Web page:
Women and their role in healthcare

With recently published statistics indicating record numbers of women practicing medicine in Britain it is difficult to evoke the difficulties and obstructions women faced in the 19th century and the first half of the 20th century, in qualifying and practicing as doctors.

In Britain there was widespread prejudice against women entering any of the medical professions, and in many quarters against their receiving any higher education. A medical career was considered by the male establishment to be far too hard, both physically and intellectually, for women. Women were too temperamental and emotional to be capable of the dispassionate judgements that the practice of medicine would demand. The practice of medicine was completely at odds with the ‘nature’ of women, and any woman who undertook it would become ‘unnatural’ and ‘masculine’. You simply couldn’t be both a proper woman and a proper doctor. All kinds of false theories were given during this period including  that the profession would interfere with women’s fertility.

Women’s struggle for equal rights in the medical profession was a long and difficult road, but due to the work and dedication of Elizabeth Garrett Anderson, Elizabeth Blackwell and Sophia Jex-Blake it became easier for other women to train as doctors.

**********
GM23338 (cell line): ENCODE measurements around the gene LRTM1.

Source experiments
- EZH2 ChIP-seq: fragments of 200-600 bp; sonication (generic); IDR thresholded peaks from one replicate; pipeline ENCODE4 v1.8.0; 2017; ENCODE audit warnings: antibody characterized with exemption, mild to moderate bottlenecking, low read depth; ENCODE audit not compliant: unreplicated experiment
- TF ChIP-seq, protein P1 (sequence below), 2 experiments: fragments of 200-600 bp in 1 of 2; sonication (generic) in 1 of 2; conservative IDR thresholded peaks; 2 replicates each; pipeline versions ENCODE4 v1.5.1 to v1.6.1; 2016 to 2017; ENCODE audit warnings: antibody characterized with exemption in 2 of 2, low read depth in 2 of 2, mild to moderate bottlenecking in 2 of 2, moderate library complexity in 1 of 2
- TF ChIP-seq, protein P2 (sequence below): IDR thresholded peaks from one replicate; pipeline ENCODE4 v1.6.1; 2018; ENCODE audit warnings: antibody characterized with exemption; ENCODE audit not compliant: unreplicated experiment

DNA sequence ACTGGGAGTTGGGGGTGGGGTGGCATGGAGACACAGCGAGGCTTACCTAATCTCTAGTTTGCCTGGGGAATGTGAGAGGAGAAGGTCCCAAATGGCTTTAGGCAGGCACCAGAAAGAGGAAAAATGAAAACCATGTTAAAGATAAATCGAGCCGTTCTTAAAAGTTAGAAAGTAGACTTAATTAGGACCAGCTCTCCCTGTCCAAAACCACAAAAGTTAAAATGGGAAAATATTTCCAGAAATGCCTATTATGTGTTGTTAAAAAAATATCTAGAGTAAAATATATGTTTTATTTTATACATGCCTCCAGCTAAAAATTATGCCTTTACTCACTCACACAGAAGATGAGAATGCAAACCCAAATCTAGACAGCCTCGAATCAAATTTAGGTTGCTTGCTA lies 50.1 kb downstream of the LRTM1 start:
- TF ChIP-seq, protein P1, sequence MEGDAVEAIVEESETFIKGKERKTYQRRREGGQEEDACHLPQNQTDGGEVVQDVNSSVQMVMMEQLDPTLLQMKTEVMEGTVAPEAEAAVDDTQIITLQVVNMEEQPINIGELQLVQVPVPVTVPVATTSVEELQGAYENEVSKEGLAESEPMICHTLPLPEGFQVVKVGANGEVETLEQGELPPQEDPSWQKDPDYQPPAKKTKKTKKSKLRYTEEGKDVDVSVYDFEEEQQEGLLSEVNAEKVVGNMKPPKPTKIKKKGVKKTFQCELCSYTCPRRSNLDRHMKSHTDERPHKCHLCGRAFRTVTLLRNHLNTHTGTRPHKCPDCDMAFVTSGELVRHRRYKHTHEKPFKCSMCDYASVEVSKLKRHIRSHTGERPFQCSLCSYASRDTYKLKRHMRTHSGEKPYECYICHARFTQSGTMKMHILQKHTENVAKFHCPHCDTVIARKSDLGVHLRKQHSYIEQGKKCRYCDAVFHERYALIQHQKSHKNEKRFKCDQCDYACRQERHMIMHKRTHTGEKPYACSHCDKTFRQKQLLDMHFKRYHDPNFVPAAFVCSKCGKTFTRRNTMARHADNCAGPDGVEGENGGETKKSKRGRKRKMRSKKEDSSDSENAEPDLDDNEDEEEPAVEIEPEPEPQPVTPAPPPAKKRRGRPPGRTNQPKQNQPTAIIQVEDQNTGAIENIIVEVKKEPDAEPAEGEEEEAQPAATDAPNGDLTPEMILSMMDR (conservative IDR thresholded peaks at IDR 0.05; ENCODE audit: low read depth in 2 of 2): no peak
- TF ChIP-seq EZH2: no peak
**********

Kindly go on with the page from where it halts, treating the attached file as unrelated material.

It was not until 1876 that an Act of Parliament was passed allowing women to train as doctors. Up until then women could only train as nurses. The struggle for equal rights was long and difficult, but it was due to the work and dedication of three principle women: Elizabeth Garrett Anderson, Elizabeth Blackwell and Sophia Jex Blake. The Mothers' Hospital in Lower Clapton Road was one of the few all-female hospitals.


Photo: Illustrative image for the 'Women and their role in healthcare' page
This page was added by Lisa Rigg on 23/03/2010.

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